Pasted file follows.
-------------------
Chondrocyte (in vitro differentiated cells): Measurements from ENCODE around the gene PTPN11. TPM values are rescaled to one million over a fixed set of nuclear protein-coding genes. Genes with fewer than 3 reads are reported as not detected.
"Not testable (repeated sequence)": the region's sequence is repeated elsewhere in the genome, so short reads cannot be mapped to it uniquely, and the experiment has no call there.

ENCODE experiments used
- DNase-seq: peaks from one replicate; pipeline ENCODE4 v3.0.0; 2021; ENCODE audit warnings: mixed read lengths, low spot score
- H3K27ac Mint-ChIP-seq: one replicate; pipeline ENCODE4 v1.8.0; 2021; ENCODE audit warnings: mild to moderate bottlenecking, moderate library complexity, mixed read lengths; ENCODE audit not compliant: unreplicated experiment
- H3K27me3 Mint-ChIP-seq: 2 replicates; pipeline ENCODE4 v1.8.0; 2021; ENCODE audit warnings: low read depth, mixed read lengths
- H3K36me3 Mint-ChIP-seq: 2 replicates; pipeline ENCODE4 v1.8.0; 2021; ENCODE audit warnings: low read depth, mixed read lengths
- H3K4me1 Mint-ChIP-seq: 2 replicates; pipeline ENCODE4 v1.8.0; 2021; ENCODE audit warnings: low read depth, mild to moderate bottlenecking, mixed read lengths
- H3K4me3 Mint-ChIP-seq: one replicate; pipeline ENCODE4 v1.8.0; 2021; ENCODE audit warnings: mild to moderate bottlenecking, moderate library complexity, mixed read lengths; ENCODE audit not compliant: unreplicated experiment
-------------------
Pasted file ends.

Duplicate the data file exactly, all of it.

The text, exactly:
Chondrocyte (in vitro differentiated cells): Measurements from ENCODE around the gene PTPN11. TPM values are rescaled to one million over a fixed set of nuclear protein-coding genes. Genes with fewer than 3 reads are reported as not detected.
"Not testable (repeated sequence)": the region's sequence is repeated elsewhere in the genome, so short reads cannot be mapped to it uniquely, and the experiment has no call there.

ENCODE experiments used
- DNase-seq: peaks from one replicate; pipeline ENCODE4 v3.0.0; 2021; ENCODE audit warnings: mixed read lengths, low spot score
- H3K27ac Mint-ChIP-seq: one replicate; pipeline ENCODE4 v1.8.0; 2021; ENCODE audit warnings: mild to moderate bottlenecking, moderate library complexity, mixed read lengths; ENCODE audit not compliant: unreplicated experiment
- H3K27me3 Mint-ChIP-seq: 2 replicates; pipeline ENCODE4 v1.8.0; 2021; ENCODE audit warnings: low read depth, mixed read lengths
- H3K36me3 Mint-ChIP-seq: 2 replicates; pipeline ENCODE4 v1.8.0; 2021; ENCODE audit warnings: low read depth, mixed read lengths
- H3K4me1 Mint-ChIP-seq: 2 replicates; pipeline ENCODE4 v1.8.0; 2021; ENCODE audit warnings: low read depth, mild to moderate bottlenecking, mixed read lengths
- H3K4me3 Mint-ChIP-seq: one replicate; pipeline ENCODE4 v1.8.0; 2021; ENCODE audit warnings: mild to moderate bottlenecking, moderate library complexity, mixed read lengths; ENCODE audit not compliant: unreplicated experiment